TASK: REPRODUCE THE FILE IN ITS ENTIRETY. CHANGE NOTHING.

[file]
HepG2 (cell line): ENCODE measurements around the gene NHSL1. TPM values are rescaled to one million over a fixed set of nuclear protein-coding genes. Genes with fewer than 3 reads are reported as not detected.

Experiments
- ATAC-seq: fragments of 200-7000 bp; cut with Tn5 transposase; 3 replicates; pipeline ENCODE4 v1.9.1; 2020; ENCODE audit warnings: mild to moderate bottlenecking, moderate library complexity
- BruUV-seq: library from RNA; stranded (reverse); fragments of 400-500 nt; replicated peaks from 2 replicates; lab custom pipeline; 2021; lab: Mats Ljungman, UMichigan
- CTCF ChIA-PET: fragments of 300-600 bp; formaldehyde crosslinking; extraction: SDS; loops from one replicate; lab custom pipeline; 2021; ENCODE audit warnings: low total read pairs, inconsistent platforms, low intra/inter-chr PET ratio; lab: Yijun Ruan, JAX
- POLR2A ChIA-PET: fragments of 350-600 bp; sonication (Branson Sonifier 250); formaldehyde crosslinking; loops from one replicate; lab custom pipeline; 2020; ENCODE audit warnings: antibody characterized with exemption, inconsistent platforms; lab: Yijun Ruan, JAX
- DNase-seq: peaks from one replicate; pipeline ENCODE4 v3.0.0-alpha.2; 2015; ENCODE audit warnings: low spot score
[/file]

HepG2 (cell line): ENCODE measurements around the gene NHSL1. TPM values are rescaled to one million over a fixed set of nuclear protein-coding genes. Genes with fewer than 3 reads are reported as not detected.

Experiments
- ATAC-seq: fragments of 200-7000 bp; cut with Tn5 transposase; 3 replicates; pipeline ENCODE4 v1.9.1; 2020; ENCODE audit warnings: mild to moderate bottlenecking, moderate library complexity
- BruUV-seq: library from RNA; stranded (reverse); fragments of 400-500 nt; replicated peaks from 2 replicates; lab custom pipeline; 2021; lab: Mats Ljungman, UMichigan
- CTCF ChIA-PET: fragments of 300-600 bp; formaldehyde crosslinking; extraction: SDS; loops from one replicate; lab custom pipeline; 2021; ENCODE audit warnings: low total read pairs, inconsistent platforms, low intra/inter-chr PET ratio; lab: Yijun Ruan, JAX
- POLR2A ChIA-PET: fragments of 350-600 bp; sonication (Branson Sonifier 250); formaldehyde crosslinking; loops from one replicate; lab custom pipeline; 2020; ENCODE audit warnings: antibody characterized with exemption, inconsistent platforms; lab: Yijun Ruan, JAX
- DNase-seq: peaks from one replicate; pipeline ENCODE4 v3.0.0-alpha.2; 2015; ENCODE audit warnings: low spot score